The Leading Voices in Food
E103: Film Discussion – Sanjay Rawal on GATHER
Today, we’re celebrating the power of stories in creating shared understanding. We’re talking with James Beard award-winning filmmaker Sanjay Rawal. The creative force behind a new movie about Native American food ways called “Gather.” Gather is an intimate portrait of the growing movement amongst Native Americans to reclaim their spiritual, political and cultural identities through food sovereignty, while battling the trauma of centuries of genocide.
Sanjay Rawal is a James Beard Award winning filmmaker and the creator of Gather (http://gather.film). He previously made FOOD CHAINS (EP Eva Longoria, Eric Schlosser) which chronicled the battle of the Coalition of Immokalee Workers, a small group of Oaxacan and Chiapan indigenous farmworkers in Florida, against the largest agribusiness conglomerates in the world. The film was released theatrically in a number of countries (Screen Media in the US) and won numerous awards – including citations from the US Conference of Mayors, the Clinton Global Initiative and the White House. The film was also a Winner (shared) of the 2016 BritDoc Impact award and several festival prizes. Sanjay’s last film 3100: RUN AND BECOME won several festival prizes, had a robust theatrical release in the US in 2018 and is opening in traditional theatrical engagements across Europe and Australia in 2020 and 2021.
So let’s begin, would you please describe the Gather film for our listeners and talk about why you took on this very ambitious project.
Gather is a new film released a few months back in September, and it’s on the kind of esoteric subject of food sovereignty. What does that even mean? Well, we follow three sets of characters who are all citizens of different tribal nations on turtle Island, what’s now the United States. We follow a chef Neefa Craig, who is a French trained Culinary professional who has returned to his home land, his reservation the White Mountain Apache tribal land in Eastern Arizona, to set up a high-end affordable restaurant that will deepen people’s understanding of Apache food traditions. We also follow a young Lakota woman who grew up on a Buffalo ranch in South Dakota on the Cheyenne River Sioux nation, Elsie DuBray, and she’s a scientist. She’s studying the benefits of their traditional food – bison. And we follow a group of young gentlemen on the Klamath river in Northern California as they contend with the presence of a gigantic dam that’s decimated the river health and salmon populations that have sustained their people for millennia. So through these interwoven stories I believe we present a very compelling narrative of a movement happening in tribal nations right now to reassert their sovereignty by reestablishing food ways that were taken away from them by the colonial extractive government of the United States.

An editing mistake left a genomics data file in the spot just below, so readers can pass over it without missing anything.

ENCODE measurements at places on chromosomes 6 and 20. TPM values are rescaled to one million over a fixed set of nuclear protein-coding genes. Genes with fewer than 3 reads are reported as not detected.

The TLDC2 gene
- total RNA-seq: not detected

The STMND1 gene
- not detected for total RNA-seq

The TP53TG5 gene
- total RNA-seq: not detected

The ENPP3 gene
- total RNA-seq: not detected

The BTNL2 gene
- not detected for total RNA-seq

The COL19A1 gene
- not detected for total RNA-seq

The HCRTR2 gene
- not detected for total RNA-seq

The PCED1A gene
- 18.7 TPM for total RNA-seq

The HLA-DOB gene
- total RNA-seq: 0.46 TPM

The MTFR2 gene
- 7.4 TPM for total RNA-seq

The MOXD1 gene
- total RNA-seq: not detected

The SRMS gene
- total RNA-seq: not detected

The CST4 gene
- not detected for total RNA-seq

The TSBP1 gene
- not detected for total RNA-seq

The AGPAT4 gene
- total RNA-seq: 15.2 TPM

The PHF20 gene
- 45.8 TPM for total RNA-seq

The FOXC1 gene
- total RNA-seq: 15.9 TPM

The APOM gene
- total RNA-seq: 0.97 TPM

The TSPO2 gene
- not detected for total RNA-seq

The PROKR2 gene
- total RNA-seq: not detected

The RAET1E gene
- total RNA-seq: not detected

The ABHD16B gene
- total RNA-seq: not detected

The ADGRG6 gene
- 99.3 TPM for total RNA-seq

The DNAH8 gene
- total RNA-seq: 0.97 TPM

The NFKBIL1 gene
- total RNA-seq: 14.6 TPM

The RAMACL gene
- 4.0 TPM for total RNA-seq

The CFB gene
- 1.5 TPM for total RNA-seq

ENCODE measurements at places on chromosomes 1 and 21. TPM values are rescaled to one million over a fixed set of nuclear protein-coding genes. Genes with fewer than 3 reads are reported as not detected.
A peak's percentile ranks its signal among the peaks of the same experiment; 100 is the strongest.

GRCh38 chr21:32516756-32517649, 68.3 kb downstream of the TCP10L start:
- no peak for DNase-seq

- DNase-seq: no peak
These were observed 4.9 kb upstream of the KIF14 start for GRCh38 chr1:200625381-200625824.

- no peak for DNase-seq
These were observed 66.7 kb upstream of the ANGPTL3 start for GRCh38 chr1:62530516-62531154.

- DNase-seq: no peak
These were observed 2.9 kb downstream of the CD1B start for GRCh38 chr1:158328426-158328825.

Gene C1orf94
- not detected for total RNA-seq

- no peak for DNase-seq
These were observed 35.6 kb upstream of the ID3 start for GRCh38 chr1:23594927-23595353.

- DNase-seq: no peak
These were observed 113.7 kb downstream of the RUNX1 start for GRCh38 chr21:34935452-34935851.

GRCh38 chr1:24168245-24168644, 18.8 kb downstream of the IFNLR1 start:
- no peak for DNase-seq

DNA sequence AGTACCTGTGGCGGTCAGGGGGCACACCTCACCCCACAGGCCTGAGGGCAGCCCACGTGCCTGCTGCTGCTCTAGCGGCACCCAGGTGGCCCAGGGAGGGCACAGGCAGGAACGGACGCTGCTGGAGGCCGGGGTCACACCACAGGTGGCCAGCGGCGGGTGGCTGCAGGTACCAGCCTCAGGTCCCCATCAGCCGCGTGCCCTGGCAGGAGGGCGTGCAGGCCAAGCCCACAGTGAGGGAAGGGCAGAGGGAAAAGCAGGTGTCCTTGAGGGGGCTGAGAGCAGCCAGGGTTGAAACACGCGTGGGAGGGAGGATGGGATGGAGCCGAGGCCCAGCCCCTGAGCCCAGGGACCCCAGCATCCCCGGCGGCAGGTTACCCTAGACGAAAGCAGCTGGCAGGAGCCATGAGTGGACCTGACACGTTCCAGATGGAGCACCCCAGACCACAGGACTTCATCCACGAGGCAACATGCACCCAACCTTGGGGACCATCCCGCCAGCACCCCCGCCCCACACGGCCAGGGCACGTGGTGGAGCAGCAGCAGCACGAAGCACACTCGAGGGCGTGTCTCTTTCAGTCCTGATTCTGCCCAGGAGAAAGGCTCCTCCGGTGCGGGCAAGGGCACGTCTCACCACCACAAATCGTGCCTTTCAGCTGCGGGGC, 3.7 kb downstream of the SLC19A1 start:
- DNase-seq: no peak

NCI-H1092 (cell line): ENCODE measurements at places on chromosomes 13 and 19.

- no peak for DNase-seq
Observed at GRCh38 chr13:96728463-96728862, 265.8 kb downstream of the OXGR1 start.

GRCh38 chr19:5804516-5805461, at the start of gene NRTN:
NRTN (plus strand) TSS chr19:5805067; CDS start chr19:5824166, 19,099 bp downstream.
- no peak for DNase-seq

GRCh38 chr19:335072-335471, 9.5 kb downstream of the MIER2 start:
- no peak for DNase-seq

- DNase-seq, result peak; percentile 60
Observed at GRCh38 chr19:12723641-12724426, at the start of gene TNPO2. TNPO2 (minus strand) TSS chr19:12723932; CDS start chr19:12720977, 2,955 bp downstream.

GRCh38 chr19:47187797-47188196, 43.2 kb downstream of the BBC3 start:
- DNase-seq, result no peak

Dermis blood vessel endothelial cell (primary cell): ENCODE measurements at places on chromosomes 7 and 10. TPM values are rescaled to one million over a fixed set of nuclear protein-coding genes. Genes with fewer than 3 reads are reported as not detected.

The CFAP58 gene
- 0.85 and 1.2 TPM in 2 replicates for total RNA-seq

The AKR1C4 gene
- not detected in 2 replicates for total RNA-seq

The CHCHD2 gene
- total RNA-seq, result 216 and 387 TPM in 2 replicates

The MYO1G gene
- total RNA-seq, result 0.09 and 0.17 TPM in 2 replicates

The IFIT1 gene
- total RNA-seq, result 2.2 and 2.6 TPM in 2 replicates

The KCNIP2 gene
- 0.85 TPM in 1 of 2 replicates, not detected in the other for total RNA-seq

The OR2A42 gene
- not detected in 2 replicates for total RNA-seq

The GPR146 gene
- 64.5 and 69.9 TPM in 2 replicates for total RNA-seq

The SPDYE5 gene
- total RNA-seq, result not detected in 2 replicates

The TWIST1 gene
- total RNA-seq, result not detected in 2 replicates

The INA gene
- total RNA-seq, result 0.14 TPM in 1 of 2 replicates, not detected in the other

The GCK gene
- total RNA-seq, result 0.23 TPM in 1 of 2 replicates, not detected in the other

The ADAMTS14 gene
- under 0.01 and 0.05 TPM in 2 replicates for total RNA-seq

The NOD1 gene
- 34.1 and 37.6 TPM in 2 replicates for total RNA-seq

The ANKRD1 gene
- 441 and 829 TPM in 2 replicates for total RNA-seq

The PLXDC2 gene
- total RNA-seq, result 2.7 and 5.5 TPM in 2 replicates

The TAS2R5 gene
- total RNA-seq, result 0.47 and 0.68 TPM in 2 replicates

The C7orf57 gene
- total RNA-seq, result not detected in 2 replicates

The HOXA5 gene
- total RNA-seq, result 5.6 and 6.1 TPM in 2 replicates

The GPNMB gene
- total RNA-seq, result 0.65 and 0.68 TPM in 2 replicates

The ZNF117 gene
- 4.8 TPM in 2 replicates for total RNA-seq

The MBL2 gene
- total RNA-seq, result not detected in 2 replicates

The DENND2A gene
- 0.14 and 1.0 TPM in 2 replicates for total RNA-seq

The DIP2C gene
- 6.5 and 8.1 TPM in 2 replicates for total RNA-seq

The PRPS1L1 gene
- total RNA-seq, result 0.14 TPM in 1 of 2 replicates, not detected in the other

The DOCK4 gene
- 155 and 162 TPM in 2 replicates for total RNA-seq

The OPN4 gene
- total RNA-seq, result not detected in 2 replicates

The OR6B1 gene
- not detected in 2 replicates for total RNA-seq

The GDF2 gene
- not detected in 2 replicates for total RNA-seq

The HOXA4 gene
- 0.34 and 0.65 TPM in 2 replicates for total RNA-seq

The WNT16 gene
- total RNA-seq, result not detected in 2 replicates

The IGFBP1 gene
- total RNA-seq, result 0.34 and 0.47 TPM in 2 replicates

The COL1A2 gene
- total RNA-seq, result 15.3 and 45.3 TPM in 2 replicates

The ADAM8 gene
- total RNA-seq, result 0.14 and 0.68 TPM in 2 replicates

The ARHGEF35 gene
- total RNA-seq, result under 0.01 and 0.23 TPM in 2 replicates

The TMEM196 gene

The early Anglo European economy was based on mono crop agriculture. How did that change what were once profoundly bio-diverse lands? What are they like now?
That’s a great set of issues to discuss. We live in an era right now where we are so separated from the food and the land that it’s hard to imagine that less than 150 years ago almost the entirety of the American economy was land-based. And when you look at the groups in Europe that were beginning this kind of new wave of colonization and the 1400 and 1500s, you basically had two sets of goals. You had nation States that were hiring call them entrepreneurs, call them state-sanctioned pirates. They were hiring people to go and be the number one find mountains of gold. And there was an another set of nation States that realized that the wealth that they could extract was from the top soil itself. And those were the Anglo European nation States who in the beginning funded Italian explorers to come and make an assessment of the Eastern seaboard of what’s now the United States. Those explorers saw that far from being wild terrain, they encountered highly advanced agricultural populations that had a deep understanding of farming animal, stewardship, foraging, waterways, fishing, et cetera. And they began to realize they could use the fertility that natives had built into their farming practices, use the fertility and that land and create economies of scale. They could force natives off their land, essentially keep that land with zero operating costs forever. And eventually they went to West Africa to find bodies, to find agrarian experts as it were, and enslaved those people and brought them to turtle Island. And so in a matter of a hundred years there was a massive farm economy primarily set up to send goods back to Europe. Cash crops like cotton, like tobacco. And the early American economy prized its relationship with continental Europe to a great degree because it relied on the purchase of these export cash crops to generate and maintain wealth in the new economy. The American story is really one of land theft and one of practicing very destructive monocropping practices that would generate as much wealth as quickly as possible for the investors.